FCC chief diversity officer Mark Lloyd says that he has received hate mail and death threats after what he calls an "incredible right-wing smear campaign."
According to a copy of his speech to the Media Access Project at a conference Monday on the future of journalism, Lloyd said his mission at the FCC was not to restore the fairness doctrine or to banish conservative talkers from
"Allow me to clear away some mud," he said, pointing out that MAP president Andrew Schwartzman first warned him of the possible right-wing backlash.
"I am not at the FCC to restore the Fairness Doctrine through the front door or the back door, or to carry out a secret plot funded by George Soros to get rid of Rush Limbaugh, Glenn Beck or any other conservative talk show host. I am not at the FCC to remove anybody, whatever their color, from power. I am not a supporter of Hugo Chavez."
Instead, he said: "I am an Associate General Counsel and the Chief Diversity Officer, I operate under the direction of the General Counsel to provide legal advice to the Commission. As with the General Counsel's Office generally, my portfolio cuts across the other offices and bureaus at the FCC, but with a focus on diversity."
He also points out that, like most others at the commission, he has been focused on broadband.
Lloyd came under fire from conservative bloggers and commentators, and some Republican legislators, over his writings as a senior fellow at the Center for American Progress, where he was co-author of a June 2007 paper, "The Structural Imbalance of Political Talk Radio."
During an FCC oversight hearing in September, one Republican legislator said he was concerned Lloyd would become a government speech czar that would achieve fairness-doctrine-like results via new rules and license challengers on broadcasters.
But FCC chairman Julius Genachowski said the commission's top diversity executive would be concentrating on broadband and would not be dealing with FCC broadcast license issues. He also said he would make him available for congressional questioning (adding, just as he would any other staffer).
Lloyd says that his writings have been warped by his opponents to fit their attacks: "[M]ost of what I have seen are warped and simplistic distortions of what I've said or written," he said. But he also said the distortions have been successful. "most of what I have seen are warped and simplistic distortions of what I've said or written," he asked. "Any careful reader of my writing will know that my focus, my long-standing interest, is not Limbaugh,
Beck or [Lou] Dobbs, it is not the right wing haters. My focus has long been the health of the American republic and what I see as the central role of communications policy in that republic."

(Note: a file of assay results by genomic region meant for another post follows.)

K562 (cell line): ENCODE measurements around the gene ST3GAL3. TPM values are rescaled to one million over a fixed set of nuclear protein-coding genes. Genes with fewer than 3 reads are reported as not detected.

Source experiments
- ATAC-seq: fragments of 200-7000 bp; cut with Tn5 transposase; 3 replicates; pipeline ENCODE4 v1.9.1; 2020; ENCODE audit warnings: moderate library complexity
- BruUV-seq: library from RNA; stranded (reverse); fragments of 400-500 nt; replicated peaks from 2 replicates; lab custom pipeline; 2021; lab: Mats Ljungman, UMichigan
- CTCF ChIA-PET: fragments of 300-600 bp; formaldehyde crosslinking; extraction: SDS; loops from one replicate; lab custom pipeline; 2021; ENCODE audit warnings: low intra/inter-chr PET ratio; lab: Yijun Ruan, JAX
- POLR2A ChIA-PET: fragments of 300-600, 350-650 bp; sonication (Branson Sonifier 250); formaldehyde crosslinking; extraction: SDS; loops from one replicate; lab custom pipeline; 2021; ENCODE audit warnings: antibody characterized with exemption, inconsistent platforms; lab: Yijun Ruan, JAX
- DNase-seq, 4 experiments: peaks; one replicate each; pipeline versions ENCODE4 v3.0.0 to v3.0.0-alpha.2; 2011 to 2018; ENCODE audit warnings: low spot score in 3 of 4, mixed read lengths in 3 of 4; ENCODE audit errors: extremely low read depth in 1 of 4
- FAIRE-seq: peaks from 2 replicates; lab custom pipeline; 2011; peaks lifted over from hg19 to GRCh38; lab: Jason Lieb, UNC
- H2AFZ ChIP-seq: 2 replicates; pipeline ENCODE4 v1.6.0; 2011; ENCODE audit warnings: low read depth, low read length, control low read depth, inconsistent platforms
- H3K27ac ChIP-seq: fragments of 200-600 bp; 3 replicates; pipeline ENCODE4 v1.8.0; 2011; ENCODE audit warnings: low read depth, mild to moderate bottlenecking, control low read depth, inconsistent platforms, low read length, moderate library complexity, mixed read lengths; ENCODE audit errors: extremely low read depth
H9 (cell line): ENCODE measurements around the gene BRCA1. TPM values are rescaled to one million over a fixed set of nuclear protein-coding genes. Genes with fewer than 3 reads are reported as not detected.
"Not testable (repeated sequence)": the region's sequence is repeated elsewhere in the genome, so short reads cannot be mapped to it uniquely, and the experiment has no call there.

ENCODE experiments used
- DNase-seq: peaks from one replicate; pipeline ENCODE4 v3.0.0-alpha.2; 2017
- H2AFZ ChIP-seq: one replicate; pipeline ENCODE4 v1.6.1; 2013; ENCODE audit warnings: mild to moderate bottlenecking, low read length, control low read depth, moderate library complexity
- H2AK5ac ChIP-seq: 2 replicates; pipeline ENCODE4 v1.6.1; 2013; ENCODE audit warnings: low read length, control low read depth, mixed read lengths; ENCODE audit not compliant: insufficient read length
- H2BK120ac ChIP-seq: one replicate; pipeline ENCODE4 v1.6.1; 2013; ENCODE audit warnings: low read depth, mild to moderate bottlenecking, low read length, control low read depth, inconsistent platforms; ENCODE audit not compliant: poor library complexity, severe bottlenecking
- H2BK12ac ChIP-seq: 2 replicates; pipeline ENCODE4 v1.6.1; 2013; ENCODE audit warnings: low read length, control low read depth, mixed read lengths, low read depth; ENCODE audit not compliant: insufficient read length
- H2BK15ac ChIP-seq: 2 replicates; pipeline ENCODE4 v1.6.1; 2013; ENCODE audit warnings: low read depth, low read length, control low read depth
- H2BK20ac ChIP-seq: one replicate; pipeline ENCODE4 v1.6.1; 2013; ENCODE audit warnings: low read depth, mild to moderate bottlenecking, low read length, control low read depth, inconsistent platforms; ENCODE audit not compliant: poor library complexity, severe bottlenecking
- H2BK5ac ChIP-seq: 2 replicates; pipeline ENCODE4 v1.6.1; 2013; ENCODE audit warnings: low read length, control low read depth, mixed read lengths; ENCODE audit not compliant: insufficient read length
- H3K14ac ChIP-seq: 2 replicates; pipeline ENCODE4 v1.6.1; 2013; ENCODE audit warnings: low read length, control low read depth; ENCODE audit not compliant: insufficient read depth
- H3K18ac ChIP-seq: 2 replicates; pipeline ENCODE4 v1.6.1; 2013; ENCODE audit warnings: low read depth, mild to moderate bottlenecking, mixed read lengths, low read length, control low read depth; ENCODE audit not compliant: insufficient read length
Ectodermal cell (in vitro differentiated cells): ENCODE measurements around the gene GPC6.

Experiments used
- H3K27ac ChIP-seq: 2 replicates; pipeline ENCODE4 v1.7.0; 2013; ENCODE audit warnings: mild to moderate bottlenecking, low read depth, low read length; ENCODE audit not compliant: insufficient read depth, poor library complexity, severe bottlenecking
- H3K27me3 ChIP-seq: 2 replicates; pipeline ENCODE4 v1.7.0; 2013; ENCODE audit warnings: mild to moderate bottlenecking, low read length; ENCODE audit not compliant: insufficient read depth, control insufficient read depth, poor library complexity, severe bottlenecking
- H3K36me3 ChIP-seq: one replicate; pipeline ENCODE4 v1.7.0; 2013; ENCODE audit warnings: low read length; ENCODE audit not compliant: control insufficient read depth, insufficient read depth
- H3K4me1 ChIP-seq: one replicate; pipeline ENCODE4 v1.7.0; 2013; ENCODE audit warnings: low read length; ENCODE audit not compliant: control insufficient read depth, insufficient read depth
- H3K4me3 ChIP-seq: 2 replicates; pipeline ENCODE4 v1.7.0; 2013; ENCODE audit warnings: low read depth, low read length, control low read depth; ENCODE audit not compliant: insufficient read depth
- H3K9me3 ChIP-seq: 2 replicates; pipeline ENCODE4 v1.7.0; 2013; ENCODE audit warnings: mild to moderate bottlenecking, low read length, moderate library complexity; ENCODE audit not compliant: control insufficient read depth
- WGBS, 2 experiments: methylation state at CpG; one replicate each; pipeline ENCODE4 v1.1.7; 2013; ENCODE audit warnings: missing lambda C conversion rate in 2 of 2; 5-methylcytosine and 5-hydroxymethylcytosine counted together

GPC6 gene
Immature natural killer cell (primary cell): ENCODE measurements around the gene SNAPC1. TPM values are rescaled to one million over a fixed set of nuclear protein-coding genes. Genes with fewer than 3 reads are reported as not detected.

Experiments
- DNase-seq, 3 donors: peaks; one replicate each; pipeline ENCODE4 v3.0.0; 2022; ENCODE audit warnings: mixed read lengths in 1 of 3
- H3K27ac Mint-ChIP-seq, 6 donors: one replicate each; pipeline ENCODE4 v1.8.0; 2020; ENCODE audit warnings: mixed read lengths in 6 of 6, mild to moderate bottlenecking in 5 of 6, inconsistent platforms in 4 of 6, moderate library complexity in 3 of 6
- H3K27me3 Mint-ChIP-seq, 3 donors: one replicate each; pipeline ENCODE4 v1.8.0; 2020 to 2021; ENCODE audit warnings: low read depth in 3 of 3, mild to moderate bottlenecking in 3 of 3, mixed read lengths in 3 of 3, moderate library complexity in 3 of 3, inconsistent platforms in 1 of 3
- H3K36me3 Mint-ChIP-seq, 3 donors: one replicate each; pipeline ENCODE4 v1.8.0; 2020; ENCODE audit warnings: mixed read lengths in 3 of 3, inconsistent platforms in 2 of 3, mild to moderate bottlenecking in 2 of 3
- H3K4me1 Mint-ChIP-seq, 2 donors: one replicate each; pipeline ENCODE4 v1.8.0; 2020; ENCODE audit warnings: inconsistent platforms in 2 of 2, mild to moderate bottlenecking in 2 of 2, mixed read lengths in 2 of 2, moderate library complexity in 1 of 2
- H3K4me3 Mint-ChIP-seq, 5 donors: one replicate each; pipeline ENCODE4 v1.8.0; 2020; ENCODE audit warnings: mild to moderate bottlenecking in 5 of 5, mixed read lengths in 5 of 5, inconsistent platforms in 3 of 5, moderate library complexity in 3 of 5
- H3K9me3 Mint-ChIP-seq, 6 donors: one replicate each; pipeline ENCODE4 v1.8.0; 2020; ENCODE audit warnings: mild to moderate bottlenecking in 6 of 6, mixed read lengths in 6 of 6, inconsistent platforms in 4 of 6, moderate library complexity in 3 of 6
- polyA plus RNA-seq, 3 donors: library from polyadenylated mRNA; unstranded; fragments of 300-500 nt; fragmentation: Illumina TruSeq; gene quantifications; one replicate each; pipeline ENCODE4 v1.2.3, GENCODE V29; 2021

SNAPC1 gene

In defending Lloyd's hiring, Genachowski said that the agency needed a "broad range of people with different backgrounds" and a "vibrant exchange of ideas internally."
It is a point the chairman's office echoed in a statement last week after hiring resident scholar Stuart Benjamin, whose provocative writings about spectrum had some broadcasters seeing red.
Lloyd's background is in journalism -- stints at CNN, NBC and local stations -- but it is not in his job description at the FCC, he added.
But Lloyd says diversity is crucial to journalism, so that the audience has access to a variety of sources, given that there is some bias in all journalists.
And while he may have disavowed the fairness doctrine, which compelled broadcasters to seek out opposing viewpoints on issues of public importance, he also pointed out that the courts have consistently ruled that requiring distribution mechanisms to provide opportunities for speech not controlled by the carrier is not forced speech, but is consistent with the goal of free speech."
Keeping with the theme of carriers, Lloyd suggested those looking for a new model for journalism might look to a large government-run operation, at least for inspiration.
"We Americans have been wrestling with the problem of what policies to put in place to promote an informed citizenry since the founding of the nation," he said. "Even though Madison believed that communication between North and South might lead to a civil war, even though Madison worked to delay any debate about slavery in Congress, he believed that communication service to all was necessary to establish a more perfect union. The answer Madison and the founders settled on in 1792 was to establish a government run program, a program that dwarfed every other government operation of the time - the Post Office - and to subsidize the distribution of ewspapers. I do not suggest that we return to that model, only that we have something to learn from it."